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Take a close look at the labels on each of these three shelves at the Corpus Christi Barnes and Noble:

  • Sexuality, LGBT, Family & Friends, Death/Grieving
  • Death and Grieving, Self Score Tests
  • Success

Death and Grieving is sandwiched between Sex and Success. Does anyone think that a widow is going to get down on the floor to look for a book on death and grieving? How would she ever find the shelf? It’s not even alphabetized by subject. Terrible marketing. What is Barnes and Noble thinking?

A young man was perusing the shelves when I stopped by to check out Death and Grieving. (I knew the shelf existed somewhere in the upper right-hand corner of the store, so I was searching for it.) He turned his back to me while he scaned the pages in the book he had picked up. I tried to get closer to Death and Grieving without getting on my hands and knees. I certainly did not want him—or anyone else—to think I was stooping to check out Sex. I am not sure which of us was more ill at ease.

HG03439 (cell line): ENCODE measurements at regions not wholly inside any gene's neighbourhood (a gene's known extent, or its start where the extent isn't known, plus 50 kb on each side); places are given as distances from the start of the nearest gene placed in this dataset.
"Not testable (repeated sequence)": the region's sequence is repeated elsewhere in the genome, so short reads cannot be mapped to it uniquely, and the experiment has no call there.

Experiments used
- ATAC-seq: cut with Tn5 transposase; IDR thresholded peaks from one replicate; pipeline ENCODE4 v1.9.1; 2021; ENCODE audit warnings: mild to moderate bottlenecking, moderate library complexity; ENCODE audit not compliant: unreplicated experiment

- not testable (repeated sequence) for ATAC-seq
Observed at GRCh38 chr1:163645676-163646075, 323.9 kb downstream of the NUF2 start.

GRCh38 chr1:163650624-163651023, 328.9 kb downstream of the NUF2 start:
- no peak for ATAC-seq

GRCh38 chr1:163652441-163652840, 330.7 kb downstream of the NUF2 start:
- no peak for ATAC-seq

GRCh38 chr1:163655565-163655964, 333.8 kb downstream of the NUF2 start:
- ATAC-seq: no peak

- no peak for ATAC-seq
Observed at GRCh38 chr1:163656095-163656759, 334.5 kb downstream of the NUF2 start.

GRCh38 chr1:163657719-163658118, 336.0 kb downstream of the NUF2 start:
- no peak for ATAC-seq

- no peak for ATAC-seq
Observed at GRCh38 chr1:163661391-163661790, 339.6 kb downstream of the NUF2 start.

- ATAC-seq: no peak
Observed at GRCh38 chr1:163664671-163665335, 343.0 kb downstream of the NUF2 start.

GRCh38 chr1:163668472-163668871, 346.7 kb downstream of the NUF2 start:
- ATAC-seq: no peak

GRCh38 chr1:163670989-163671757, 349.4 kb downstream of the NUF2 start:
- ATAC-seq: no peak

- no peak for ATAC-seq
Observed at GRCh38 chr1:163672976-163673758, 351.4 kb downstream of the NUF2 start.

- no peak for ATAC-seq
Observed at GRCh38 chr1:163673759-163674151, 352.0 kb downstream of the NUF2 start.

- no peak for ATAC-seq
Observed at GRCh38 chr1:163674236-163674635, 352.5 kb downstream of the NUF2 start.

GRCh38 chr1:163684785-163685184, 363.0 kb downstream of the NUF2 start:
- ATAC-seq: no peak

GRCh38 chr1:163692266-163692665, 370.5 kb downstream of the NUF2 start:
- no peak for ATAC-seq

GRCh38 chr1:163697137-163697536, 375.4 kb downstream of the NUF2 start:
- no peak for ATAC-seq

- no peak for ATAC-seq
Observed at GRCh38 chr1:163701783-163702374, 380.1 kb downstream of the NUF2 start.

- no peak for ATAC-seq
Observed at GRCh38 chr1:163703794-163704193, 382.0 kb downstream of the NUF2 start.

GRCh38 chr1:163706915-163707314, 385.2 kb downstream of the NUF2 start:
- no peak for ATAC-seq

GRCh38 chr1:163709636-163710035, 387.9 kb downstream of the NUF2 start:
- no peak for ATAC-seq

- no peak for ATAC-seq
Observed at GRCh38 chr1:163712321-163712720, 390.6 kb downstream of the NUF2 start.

One essential part of a book proposal is an analysis of your book’s competition. Agents and editors want to know where the book will go on the shelves at Barnes and Noble. When I researched Books in Print and the Amazon best-seller lists, I confirmed my suspicions—there are few books out there for widows (all 11 million of us) and even fewer recently published ones that have sold well.

No wonder books on grief aren’t selling. No one can find them between Sex and Success.

And just possibly Barnes and Noble sales would improve (WSJ reported here on the bookseller’s declining sales last week) if they arranged and displayed books in some sort of logical fashion for real people.